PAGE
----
AUGUSTE RODIN (1840-1917) Age d'airain, petit modèle dit aussi 2ème réduction  64.5 cm (25 3/8in). high (Conceived between 1875 - 1877, this reduction from November 1904. This bronze version cast by the Alexis Rudier Foundry between 1935 - 1945.)

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Lot 6
Age d'airain, petit modèle dit aussi 2ème réduction 64.5 cm (25 3/8in). high

Sold for £ 260,750 (US$ 325,757) inc. premium
AUGUSTE RODIN (1840-1917)
Age d'airain, petit modèle dit aussi 2ème réduction
signed 'Rodin' (on the base), inscribed with the foundry mark 'Alexis Rudier Fondeur Paris' (to the verso) and stamped with the raised signature 'A. Rodin' (on the inside of the base)
bronze with black-brown patina
64.5 cm (25 3/8in). high
Conceived between 1875 - 1877, this reduction from November 1904. This bronze version cast by the Alexis Rudier Foundry between 1935 - 1945.


  • This work will be included in the forthcoming Auguste Rodin catalogue critique de l'oeuvre sculpté currently being prepared by the Comité Auguste Rodin at Galerie Brame & Lorenceau under the direction of Jérôme Le Blay.

    (Possibly) Marcel Cachin Collection, Paris.
    Charles & Colette Cachin Collection, Paris (in the 1950s).
    Olivier Ferrer-Cachin Collection, London (by descent from the above).
    Thence by descent to the present owners.

    G. Grappe, Catalogue du Musée Rodin, Paris, 1929 (plaster version illustrated p. 31)
    M. Aubert, Rodin Sculptures, Paris, 1952 (another cast illustrated pl. 11).
    C. Goldscheider, Rodin, Paris, 1962 (another cast illustrated pp. 54 - 55).
    A. E. Elsen, Rodin, New York, 1963 (another cast illustrated p. 20)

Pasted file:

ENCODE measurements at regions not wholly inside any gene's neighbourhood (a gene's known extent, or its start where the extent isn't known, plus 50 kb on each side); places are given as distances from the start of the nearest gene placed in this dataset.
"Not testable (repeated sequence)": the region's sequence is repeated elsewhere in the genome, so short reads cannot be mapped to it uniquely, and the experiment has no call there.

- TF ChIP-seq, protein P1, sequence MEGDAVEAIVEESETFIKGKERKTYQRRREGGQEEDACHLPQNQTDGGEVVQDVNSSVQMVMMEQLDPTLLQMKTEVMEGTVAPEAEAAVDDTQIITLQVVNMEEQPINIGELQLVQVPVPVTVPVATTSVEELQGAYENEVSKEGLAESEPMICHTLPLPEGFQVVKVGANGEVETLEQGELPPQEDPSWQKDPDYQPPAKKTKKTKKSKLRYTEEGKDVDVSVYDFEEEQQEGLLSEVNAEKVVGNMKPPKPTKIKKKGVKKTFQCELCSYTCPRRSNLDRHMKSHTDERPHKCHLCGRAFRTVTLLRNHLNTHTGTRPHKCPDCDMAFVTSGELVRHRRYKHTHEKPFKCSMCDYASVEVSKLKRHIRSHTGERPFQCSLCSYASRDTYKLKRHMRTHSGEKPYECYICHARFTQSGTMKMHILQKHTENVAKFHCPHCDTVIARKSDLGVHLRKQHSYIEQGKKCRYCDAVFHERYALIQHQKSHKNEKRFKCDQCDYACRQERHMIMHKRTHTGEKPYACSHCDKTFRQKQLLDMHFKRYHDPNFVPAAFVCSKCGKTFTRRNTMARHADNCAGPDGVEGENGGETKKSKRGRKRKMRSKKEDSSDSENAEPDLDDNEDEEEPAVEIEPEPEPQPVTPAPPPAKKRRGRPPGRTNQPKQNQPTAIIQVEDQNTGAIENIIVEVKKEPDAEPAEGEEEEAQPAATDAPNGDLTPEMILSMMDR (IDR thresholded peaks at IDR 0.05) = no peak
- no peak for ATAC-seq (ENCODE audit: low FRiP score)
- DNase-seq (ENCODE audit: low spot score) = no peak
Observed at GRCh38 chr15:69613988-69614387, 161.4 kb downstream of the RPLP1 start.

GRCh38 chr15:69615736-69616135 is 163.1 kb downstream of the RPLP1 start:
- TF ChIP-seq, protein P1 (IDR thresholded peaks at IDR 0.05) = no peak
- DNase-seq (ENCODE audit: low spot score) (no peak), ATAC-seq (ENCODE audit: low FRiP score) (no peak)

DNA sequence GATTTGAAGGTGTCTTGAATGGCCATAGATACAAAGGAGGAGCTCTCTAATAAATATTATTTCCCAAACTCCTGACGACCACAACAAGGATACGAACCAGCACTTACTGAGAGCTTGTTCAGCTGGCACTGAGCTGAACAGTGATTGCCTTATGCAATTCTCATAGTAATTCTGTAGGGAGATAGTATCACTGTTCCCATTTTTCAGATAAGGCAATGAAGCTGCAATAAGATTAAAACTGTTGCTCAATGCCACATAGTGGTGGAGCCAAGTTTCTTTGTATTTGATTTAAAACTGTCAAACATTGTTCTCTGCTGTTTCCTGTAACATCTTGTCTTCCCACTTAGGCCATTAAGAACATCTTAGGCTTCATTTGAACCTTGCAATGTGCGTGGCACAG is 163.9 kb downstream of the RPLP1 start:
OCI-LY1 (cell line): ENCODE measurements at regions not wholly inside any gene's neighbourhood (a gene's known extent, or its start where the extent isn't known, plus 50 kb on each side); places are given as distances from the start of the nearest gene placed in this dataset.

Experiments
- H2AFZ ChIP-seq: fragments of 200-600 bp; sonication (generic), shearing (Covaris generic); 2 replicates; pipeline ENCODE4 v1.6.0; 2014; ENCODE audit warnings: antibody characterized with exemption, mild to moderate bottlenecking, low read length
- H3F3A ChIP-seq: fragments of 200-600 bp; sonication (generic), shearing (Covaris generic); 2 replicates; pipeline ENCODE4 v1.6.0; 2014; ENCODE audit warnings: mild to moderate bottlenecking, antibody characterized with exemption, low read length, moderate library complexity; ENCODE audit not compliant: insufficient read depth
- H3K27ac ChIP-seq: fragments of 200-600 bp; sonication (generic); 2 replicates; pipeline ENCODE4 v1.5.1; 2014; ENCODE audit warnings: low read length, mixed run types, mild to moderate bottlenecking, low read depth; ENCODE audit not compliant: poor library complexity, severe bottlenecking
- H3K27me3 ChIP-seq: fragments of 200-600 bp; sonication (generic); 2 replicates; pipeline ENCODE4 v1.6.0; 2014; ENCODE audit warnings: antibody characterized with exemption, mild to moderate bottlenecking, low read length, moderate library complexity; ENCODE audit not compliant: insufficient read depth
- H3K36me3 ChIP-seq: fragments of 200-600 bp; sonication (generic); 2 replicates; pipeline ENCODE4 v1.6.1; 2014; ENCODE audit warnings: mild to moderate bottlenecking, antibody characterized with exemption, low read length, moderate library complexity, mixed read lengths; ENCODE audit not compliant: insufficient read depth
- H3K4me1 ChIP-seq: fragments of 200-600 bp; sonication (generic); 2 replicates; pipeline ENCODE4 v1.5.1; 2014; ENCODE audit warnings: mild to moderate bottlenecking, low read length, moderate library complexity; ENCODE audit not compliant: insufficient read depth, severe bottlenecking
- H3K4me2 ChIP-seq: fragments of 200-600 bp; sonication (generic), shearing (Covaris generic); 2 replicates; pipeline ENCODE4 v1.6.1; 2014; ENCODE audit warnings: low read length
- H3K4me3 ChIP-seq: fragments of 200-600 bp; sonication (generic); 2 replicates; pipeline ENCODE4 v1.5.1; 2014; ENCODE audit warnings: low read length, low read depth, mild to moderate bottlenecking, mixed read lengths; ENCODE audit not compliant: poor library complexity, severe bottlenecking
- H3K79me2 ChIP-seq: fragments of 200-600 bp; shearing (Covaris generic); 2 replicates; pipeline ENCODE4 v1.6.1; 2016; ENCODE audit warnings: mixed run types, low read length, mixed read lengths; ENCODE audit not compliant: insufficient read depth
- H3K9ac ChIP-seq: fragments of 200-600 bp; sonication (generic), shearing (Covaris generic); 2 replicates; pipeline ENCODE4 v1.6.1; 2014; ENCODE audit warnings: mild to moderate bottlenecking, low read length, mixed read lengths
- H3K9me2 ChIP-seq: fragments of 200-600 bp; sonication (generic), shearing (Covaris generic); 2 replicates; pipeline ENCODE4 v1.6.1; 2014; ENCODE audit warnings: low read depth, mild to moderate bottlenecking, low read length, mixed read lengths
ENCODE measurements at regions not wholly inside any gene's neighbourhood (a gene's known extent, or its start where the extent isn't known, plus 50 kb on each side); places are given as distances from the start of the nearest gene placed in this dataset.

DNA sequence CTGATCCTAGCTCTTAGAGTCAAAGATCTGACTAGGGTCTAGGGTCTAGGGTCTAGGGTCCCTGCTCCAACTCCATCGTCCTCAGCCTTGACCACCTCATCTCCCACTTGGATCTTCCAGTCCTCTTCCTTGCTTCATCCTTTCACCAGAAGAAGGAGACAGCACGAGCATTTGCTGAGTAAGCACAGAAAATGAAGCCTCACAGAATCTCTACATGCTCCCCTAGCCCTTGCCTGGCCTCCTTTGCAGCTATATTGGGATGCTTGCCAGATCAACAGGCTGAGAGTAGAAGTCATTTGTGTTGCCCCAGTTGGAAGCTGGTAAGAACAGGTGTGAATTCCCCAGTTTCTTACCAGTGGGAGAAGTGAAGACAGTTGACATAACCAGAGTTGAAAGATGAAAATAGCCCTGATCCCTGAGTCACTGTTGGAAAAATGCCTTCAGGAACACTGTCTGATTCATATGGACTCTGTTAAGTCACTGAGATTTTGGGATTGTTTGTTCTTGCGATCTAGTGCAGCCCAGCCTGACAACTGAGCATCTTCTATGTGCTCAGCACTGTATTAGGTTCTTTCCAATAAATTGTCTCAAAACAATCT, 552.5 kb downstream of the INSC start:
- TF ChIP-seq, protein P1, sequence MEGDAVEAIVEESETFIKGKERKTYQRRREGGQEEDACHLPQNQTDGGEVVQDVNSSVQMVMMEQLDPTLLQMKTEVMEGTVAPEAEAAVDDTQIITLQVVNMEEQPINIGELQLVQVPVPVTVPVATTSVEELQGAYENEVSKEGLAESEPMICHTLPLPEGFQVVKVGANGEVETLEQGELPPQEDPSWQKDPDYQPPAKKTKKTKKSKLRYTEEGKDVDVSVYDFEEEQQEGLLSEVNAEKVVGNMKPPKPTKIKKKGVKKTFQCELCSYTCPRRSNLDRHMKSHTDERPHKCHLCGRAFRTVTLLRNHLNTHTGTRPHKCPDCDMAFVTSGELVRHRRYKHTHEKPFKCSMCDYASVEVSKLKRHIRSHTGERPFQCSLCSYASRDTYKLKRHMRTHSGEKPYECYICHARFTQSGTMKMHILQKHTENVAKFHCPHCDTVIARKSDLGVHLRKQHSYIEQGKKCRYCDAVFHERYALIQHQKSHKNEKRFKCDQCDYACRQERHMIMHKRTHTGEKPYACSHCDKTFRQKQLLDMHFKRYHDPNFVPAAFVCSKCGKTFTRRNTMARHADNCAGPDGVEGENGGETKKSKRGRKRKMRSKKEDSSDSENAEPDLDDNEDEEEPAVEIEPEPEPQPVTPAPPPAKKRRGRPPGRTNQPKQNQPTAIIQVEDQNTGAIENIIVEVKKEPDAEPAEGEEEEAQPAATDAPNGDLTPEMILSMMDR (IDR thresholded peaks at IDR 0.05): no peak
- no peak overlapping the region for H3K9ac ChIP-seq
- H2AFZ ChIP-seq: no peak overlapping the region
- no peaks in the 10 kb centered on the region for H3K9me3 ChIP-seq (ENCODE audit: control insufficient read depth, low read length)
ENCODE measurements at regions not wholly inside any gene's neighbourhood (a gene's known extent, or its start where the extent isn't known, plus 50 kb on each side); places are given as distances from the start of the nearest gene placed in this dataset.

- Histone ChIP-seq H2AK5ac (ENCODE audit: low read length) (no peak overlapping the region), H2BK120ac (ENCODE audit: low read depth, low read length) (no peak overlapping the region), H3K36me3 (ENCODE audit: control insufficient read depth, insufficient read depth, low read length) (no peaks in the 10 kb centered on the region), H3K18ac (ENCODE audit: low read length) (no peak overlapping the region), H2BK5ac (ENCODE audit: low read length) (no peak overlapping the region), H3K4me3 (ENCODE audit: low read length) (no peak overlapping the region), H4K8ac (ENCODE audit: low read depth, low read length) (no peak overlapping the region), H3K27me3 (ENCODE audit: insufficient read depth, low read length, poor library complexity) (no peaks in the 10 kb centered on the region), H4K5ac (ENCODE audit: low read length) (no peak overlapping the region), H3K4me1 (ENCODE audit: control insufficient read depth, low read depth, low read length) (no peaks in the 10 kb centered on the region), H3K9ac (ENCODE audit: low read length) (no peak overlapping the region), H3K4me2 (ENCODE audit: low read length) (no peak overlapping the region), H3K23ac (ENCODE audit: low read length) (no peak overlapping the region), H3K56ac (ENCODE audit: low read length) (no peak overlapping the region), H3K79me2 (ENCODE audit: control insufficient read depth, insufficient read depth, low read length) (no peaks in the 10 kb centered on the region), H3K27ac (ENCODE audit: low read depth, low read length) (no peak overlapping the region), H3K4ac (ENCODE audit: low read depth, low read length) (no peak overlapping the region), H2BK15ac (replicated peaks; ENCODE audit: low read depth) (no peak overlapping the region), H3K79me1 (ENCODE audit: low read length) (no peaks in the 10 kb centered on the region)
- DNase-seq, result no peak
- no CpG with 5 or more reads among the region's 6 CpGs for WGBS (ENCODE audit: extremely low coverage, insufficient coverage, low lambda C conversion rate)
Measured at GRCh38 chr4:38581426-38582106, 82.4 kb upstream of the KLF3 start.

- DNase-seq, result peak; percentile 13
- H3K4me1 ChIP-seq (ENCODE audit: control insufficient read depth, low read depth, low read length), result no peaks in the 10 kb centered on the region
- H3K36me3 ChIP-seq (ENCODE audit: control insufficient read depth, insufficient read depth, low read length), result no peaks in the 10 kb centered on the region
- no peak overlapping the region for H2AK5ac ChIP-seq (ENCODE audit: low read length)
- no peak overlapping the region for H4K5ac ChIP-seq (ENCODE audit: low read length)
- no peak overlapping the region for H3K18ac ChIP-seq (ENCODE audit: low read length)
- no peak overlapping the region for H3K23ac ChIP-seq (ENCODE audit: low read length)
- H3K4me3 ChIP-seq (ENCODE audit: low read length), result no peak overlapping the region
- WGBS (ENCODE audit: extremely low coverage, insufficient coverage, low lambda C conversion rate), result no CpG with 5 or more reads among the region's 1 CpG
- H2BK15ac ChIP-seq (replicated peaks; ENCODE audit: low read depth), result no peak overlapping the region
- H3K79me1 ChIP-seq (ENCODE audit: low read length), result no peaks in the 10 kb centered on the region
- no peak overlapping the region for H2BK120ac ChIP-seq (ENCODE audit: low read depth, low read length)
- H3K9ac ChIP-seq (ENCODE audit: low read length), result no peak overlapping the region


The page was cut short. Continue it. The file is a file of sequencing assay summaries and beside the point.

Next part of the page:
I. Jianou & C. Goldscheider, Rodin, Paris, 1967 (other casts illustrated pls. 6 & 7)
    R. Descharnes & J.-F. Chabrun, Auguste Rodin, London, 1967 (larger cast illustrated p. 53 & plaster version illustrated p. 54).
    J. L. Tancock, The Sculpture of Auguste Rodin, The Collection of the Rodin Museum Philadelphia, Philadelphia, 1976, pl. 64 (larger cast illustrated pp. 343 & 345).
    C. Goldscheider, Auguste Rodin, catalogue raisonné de l'oeuvre sculpté, Vol. 1, 1840 - 1886, Paris, 1989, no. 95d (other casts illustrated pp. 114, 115 & 117).
    I. Ross & A. Snow (eds.) in association with The Iris & B. Gerald Cantor Foundation, Rodin, A Magnificent Obsession, London, 2001, no. 17 (another cast illustrated p. 28).
    A. Le Normand-Romain, The Bronzes of Rodin, Catalogue of works in the Musée Rodin, Vol. 1, Paris, 2007 (plaster version and other casts illustrated pp. 121 - 128).

    Age d'airain is a work of unprecedented importance within the oeuvre of Auguste Rodin. It transformed European sculpture and truly set the artist on his path as the father of modern sculpture. Initially causing huge controversy through its unfathomable perfection, critics soon realised the importance of both the sculpture and indeed its author. With versions of the figure in major public collections such as the Victoria & Albert Museum, London, the Metropolitan Museum of Art, New York and of course the Musée Rodin in Paris, it is undeniable how key this work is to our appreciation of sculpture as a medium.